Sarah became unexpectedly pregnant in her early 20s and gave birth to her first little girl. She quickly fell pregnant with a second child. During her second pregnancy Sarah’s boyfriend (the children’s father) was arrested and sent to prison for domestic violence. Life started to change for Sarah’s family. Social services and Berkshire Women’s Aid were now a part of her life, because of her boyfriend’s crimes. These agencies were happy with her situation as she was living in a stable home with her parents.
Home life wasn’t so straightforward though. When her second child was born there were seven people living in a three bedroom house. Sarah and her two girls slept in one room. Every time she needed to get to the wardrobe she had to collapse the cot.
Sarah really wanted the girls in a routine, which was difficult to establish amongst the comings and goings of four other adults. She often felt undermined when it came to disciplining the children; if they didn’t get their own way with her they’d go to someone else in the house. She was getting depressed. She wanted to bring the children up her way and in their own home.
Sarah found a home for them to live in which was perfect. Her dad helped her out and paid the deposit. They moved in summer 2015. Sarah made the house homely and tidied up the garden. The girls settled well and they enjoyed a great few months. Then the council changed Sarah’s housing benefit. This meant she had to find an additional £300 to stay where they were. Sarah took this from her £470 monthly benefits, leaving her £170 a month for bills, food and clothing for her and the girls.
Berkshire Women’s Aid helped out with food parcels, but there was more devastating news to come. Sarah received an eviction order because the land was due to be developed. She was only given two weeks’ notice – her eviction day was due to be Christmas Day 2015.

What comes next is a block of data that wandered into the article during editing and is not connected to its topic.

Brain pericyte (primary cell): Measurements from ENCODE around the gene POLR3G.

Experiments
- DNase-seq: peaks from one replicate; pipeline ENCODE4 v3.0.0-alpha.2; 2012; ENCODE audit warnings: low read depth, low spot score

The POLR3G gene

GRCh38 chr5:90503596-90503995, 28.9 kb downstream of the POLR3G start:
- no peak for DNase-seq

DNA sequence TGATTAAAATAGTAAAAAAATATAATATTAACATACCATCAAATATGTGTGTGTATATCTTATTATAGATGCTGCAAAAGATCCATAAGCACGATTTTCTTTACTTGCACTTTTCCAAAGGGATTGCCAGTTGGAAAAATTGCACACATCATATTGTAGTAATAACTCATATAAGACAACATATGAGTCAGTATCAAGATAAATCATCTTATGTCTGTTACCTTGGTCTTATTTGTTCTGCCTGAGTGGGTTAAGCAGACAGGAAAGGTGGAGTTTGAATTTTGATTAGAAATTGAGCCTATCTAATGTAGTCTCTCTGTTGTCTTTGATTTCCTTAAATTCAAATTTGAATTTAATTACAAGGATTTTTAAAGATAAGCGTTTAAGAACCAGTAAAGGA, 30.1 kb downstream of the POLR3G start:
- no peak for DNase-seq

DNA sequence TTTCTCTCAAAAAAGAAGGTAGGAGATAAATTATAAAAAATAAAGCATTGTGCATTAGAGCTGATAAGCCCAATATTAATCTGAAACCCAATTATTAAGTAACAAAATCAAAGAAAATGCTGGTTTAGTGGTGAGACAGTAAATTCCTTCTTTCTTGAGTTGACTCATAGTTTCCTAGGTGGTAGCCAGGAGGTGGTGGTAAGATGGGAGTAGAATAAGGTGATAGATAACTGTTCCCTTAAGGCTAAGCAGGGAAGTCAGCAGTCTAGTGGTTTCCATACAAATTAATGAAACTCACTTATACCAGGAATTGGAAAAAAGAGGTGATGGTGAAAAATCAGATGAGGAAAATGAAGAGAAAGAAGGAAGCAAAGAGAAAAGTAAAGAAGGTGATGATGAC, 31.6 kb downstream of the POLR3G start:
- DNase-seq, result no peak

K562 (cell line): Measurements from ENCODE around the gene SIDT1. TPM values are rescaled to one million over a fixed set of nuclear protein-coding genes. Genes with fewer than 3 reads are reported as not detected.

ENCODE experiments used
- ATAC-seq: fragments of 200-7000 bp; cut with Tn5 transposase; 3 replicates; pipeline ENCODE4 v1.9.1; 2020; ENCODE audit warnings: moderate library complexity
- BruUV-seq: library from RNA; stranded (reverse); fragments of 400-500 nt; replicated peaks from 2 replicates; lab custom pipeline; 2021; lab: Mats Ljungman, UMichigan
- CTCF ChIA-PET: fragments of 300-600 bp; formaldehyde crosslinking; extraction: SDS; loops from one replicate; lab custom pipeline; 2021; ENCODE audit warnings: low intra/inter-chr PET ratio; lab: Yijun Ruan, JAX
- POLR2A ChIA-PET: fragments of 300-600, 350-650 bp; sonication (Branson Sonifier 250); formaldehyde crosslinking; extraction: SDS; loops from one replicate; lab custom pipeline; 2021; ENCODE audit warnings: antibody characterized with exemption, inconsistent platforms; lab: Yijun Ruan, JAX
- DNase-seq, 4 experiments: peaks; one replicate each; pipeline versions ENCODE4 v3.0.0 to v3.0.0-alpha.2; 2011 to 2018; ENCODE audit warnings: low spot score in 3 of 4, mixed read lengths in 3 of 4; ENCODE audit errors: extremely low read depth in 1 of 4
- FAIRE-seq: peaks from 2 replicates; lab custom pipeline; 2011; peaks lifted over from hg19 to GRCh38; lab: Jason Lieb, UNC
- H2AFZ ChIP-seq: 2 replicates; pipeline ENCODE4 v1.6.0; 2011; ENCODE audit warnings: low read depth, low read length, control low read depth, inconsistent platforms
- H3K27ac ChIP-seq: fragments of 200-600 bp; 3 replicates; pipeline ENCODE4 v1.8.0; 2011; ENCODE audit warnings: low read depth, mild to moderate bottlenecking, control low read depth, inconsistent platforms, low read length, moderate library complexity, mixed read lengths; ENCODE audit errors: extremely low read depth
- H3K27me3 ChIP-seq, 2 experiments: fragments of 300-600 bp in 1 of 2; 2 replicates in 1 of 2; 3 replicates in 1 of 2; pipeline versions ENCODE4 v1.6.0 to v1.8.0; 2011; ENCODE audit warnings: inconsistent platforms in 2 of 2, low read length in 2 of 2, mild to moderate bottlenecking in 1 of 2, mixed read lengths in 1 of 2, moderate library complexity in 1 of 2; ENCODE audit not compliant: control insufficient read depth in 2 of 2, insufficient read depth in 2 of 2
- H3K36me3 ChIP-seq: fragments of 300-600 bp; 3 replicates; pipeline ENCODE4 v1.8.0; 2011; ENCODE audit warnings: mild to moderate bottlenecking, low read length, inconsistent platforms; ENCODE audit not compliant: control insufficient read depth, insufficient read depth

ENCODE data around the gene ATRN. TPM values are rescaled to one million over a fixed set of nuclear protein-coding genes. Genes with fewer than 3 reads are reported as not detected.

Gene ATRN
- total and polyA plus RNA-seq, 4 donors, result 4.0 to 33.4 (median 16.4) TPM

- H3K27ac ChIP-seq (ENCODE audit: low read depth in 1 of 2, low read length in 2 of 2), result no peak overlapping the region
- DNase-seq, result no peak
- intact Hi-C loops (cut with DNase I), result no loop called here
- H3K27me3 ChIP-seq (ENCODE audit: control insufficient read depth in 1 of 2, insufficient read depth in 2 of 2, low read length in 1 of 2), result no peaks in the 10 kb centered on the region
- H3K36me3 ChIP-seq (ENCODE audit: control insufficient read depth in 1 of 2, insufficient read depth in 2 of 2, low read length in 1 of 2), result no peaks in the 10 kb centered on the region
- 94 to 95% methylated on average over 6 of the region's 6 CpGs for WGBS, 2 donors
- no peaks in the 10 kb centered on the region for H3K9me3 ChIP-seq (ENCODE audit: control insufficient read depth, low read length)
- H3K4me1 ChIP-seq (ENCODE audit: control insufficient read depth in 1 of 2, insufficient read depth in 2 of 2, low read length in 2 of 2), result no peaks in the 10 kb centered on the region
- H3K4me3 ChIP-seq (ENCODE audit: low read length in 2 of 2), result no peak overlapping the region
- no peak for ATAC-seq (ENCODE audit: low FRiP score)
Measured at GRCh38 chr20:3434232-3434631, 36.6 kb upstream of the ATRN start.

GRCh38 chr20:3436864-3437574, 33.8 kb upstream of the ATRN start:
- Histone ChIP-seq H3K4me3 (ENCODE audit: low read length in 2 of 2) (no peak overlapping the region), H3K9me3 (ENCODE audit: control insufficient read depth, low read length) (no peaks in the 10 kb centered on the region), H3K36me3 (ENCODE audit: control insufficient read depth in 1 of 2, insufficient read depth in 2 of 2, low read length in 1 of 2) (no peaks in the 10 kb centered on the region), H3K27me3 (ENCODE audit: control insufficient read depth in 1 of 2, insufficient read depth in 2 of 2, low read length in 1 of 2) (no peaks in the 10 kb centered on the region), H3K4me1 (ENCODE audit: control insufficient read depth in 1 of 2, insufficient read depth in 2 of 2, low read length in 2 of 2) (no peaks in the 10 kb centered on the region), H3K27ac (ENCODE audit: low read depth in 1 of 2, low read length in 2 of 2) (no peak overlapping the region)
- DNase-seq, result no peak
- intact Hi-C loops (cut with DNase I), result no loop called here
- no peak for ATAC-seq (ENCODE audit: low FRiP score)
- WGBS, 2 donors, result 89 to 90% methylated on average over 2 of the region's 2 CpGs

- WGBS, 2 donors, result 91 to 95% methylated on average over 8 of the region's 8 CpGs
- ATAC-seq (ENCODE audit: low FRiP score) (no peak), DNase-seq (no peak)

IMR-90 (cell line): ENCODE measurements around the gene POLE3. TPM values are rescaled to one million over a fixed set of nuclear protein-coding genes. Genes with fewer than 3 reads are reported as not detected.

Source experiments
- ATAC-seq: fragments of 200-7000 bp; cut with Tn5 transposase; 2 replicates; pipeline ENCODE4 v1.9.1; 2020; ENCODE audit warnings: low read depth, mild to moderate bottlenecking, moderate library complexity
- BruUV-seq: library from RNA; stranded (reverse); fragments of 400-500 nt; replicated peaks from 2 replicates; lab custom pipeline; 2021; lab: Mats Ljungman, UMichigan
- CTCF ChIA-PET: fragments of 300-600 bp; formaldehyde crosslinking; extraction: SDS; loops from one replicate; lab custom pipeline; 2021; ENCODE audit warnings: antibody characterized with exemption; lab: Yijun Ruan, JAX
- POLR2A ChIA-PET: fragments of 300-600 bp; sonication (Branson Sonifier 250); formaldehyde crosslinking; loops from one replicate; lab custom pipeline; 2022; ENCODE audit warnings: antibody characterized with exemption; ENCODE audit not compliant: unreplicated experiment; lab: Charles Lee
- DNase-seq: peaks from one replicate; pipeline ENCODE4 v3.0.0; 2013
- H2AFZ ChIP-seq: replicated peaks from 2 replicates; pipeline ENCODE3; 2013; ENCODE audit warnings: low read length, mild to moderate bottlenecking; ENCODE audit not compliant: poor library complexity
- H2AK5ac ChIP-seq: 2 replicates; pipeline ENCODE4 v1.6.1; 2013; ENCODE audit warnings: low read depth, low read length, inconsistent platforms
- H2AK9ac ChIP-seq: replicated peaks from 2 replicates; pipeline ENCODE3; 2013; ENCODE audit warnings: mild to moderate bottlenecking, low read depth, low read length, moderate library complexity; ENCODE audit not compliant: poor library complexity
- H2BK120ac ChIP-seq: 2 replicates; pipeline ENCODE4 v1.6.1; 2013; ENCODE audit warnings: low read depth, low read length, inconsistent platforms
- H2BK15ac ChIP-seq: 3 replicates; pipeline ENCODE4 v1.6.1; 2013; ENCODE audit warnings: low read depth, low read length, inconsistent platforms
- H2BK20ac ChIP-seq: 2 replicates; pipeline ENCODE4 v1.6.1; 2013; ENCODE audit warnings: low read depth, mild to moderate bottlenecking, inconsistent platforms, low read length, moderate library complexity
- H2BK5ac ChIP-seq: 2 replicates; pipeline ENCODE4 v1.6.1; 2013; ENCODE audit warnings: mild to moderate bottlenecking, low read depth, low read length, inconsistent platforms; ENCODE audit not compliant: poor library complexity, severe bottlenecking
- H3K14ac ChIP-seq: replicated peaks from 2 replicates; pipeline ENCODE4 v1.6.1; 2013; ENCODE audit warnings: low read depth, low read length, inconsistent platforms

Sarah was referred to Launchpad’s preventing homelessness service (Floating Support) by Reading Borough Council. She looked on the website and her immediate thought was we weren’t for her; we helped the street homeless and people with drug problems. Sarah didn’t consider her situation to be that bad.
Sarah came in and met Alex her Support Worker. Sarah admits that she didn’t understand Reading Borough Council’s processes or the housing bidding system. The council had found Sarah emergency accommodation, a B&B in Slough. But this was a long way from her family, and because of her five year old daughter’s chronic health condition, Sarah needed access to a private kitchen and bathroom.
It was the week before Christmas but Alex pulled out all the stops, working intensively with Reading Borough Council and Sarah’s daughter’s doctor to eventually secure her local temporary accommodation she could move into on Christmas Eve. Sarah went to view the property and her first thought was ‘it looks like a crack house!’ It had concrete floor, no curtain poles and the kitchen was thick with tar from smokers. But there was no better alternative.
Sarah didn’t want her daughters’ Christmas ruined by knowing they had to move. Launchpad had provided tickets for the Pantomime with Mr Tumble which the family really enjoyed and a kind Launchpad supporter had donated a double buggy.
Christmas Eve came and Sarah’s sister looked after her children all day at her parents’ house. Sarah and her mum spent five hours scrubbing the kitchen in the new flat clean. Then Sarah and her dad spent a further nine hours moving her belongings in and trying to make the house as homely as possible with the children’s things.
The three of them spent a couple of nights at her parents over the Christmas period before moving into their temporary home. Sarah had to pretend everything was OK and remain upbeat for her children’s sake.
Alex continued to visit and supported Sarah with her housing issues. It has been confirmed that the family can stay there long term. Sarah is looking forward to being allowed to put up curtain poles and curtains. Her aspirations for the near future are that, with both the girls at school and preschool, she can get a job. Sarah knows that she’ll be £14 worse off a month if she works, but she knows that getting a job is her next step towards a better future.